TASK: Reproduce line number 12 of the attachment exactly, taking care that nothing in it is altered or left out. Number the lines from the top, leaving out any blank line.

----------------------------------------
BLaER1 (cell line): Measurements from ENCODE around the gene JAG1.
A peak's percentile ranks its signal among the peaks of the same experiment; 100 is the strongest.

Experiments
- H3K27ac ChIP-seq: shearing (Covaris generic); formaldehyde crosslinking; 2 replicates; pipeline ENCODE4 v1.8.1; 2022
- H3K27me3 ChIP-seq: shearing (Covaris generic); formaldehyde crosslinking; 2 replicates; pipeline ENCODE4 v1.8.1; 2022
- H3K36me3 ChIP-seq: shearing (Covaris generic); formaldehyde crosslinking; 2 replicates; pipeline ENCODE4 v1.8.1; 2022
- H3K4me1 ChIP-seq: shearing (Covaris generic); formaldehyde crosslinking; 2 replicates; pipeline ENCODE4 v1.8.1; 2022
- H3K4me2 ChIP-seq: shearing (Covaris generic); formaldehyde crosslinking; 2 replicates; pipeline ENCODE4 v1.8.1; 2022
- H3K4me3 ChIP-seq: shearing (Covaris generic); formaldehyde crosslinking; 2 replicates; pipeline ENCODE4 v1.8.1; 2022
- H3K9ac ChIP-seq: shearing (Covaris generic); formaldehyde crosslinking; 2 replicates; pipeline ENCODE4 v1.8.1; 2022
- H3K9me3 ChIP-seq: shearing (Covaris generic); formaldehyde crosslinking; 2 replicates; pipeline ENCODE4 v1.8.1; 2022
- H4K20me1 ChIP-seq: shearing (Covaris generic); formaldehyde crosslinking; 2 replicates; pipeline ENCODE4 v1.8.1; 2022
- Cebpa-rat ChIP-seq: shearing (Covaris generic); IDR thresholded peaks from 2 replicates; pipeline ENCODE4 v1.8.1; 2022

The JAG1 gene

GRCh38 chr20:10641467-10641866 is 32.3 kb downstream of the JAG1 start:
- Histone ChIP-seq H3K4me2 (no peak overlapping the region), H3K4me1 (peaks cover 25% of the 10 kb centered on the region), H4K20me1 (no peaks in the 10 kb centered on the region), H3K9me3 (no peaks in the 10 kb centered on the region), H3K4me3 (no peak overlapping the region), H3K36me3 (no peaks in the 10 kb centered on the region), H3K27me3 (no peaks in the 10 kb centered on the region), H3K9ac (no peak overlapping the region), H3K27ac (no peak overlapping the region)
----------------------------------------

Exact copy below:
- H4K20me1 ChIP-seq: shearing (Covaris generic); formaldehyde crosslinking; 2 replicates; pipeline ENCODE4 v1.8.1; 2022